This is the second portion of a two part series focusing on the Calumet-El Reno-Piedmont-Guthrie, OK, tornado of May 24, 2011. The summary covers the track from the El Reno area until its end near Guthrie.
This is the first portion of a two-part series focusing on the Calumet-El Reno-Piedmont-Guthrie, OK, tornado of May 24, 2011. The summary covers the track from its inception all the way through the destruction of the Cactus Drilling Rig 117 between Calumet and El Reno.
One of the most powerful tornadoes in known history occurred during the May 24, 2011 outbreak. This extraordinarily violent twister took nine lives over a 65-mile path. Yet, even with all the accompanying tragedy, this was also a nearly unrivaled success story in terms of public preparedness. The many damage feats caused and the behavior of this event are both historic. In this summary, we cover every aspect of the maelstrom in as much detail as possible and bring light to the amazing stories that accompanied it.
An extremely powerful tornado moved through the communities of Ringgold, Apison, and Cleveland during the evening of April 27, 2011. One of the most violent tornadoes to ever hit the area, this monster took the lives of 24 people and injured roughly 667. In order to fully tell the stories of the places affected and how they dealt with the disaster, the track has been divided into two summaries.
One of the most meteorologically infamous tornadoes on April 27, 2011, was an EF5 that tracked through four Mississippi counties. While not producing the amount of damage and loss of life the other EF5s of that day did, it caused the most extreme ground scouring ever documented.
On April 27, 2011, an EF5 tornado marched through portions of Limestone and Madison Counties, AL. 13 died, 151 were injured, and damage costs amounted to roughly $1.2 billion. Here are the experiences of the communities affected.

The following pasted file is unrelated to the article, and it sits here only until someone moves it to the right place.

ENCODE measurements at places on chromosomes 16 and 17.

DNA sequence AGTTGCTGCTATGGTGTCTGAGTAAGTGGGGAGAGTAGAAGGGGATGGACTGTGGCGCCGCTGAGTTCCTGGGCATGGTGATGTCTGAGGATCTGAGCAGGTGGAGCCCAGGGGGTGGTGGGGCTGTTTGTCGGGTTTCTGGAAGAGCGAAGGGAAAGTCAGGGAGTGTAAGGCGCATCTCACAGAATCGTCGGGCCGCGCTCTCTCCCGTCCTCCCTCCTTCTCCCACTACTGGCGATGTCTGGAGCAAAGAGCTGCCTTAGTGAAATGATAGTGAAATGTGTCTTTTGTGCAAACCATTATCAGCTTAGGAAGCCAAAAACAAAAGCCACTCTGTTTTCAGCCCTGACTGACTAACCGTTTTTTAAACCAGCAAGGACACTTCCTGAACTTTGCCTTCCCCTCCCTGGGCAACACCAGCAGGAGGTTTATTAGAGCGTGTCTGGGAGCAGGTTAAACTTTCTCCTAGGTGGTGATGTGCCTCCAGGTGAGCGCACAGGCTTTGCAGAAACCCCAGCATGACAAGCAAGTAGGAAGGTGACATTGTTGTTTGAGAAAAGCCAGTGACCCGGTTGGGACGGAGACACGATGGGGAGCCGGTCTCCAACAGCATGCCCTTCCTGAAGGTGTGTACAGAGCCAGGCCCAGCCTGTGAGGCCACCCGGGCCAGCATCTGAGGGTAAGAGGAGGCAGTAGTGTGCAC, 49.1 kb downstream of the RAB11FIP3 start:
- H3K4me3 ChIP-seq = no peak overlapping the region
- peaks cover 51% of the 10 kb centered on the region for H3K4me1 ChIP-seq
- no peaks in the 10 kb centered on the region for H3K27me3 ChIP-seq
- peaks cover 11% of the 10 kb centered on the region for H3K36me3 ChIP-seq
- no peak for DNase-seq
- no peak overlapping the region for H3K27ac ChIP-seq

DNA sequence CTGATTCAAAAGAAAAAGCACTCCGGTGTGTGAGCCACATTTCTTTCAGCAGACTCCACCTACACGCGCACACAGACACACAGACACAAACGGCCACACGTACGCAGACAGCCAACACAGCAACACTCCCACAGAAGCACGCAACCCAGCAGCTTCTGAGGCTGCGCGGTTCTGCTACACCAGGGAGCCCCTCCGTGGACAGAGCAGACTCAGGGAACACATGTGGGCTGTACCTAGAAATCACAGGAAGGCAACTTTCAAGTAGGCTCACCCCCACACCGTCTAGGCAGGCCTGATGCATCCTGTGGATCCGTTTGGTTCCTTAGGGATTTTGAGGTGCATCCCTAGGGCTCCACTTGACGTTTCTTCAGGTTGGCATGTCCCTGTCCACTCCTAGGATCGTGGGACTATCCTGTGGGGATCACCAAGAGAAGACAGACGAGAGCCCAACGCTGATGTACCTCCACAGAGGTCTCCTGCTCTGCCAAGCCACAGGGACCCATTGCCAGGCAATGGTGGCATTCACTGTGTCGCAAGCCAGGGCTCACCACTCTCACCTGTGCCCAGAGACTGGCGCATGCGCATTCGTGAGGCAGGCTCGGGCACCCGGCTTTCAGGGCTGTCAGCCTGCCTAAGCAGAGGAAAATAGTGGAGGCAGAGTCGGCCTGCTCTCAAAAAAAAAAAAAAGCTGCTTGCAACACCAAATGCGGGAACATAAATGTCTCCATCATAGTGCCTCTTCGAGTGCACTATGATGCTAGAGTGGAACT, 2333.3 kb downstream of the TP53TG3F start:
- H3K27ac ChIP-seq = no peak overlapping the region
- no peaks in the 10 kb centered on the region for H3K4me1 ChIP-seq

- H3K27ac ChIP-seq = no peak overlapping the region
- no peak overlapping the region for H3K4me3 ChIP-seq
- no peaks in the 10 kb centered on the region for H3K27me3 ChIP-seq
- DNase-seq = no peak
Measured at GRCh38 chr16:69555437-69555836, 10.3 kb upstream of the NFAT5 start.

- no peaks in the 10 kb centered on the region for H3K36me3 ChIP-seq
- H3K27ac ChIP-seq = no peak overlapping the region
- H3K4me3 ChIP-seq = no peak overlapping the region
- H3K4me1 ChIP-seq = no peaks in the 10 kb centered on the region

Mount Hope-Langtown-Chalybeate Springs-Hillsboro (Lawrence and Morgan Counties) AL EF5 Tornado- April 27, 2011
A view of several destroyed homes and mobile homes in NW Mount Hope. Image created using USGS/Atlantic Group aerial imagery taken May 1, 2011.
Calendar Excerpt: A horrific EF5 tornado tore through Lawrence and Morgan Counties, AL, on April 27, 2011. Fourteen were killed, and at least 100 were injured across the communities of Mount Hope, Langtown, Chalybeate Springs, and Hillsboro. Here are the stories of the residents who dealt with this twister.
One of the most violent tornadoes in recorded human history tore through several communities in Mississippi and Alabama. Twenty-three were killed, and roughly 61 injured. The human impacts were horrific, and the damage inconceivable. There are two summaries detailing the event. One focuses on the Smithville, MS side. The second examines the portion in Alabama, which principally affected the communities of Shottsville and Hodges. Beyond connecting the two summaries, this overview page also features track maps and discrepancies.
This is the second portion of a two-part series on the Smithville-Hodges, MS-AL, EF5 tornado. Here, we focus on the Alabama portion of the track, including the communities of Shottsville and Hodges. Seven died, and many more were injured.
The northeastern corner of Alabama was one of the hardest-hit areas in the 2011 Super Outbreak, with four killer tornadoes striking within just 20 miles of each other. One of these was an extremely powerful EF5 that blasted through portions of Rainsville, Sylvania, Henagar, and Ider. It took 25 lives and injured roughly 200 more. The damage this tornado produced was incredible and the loss horrific. However, the stories of humanity that came out of this tragedy were even more amazing.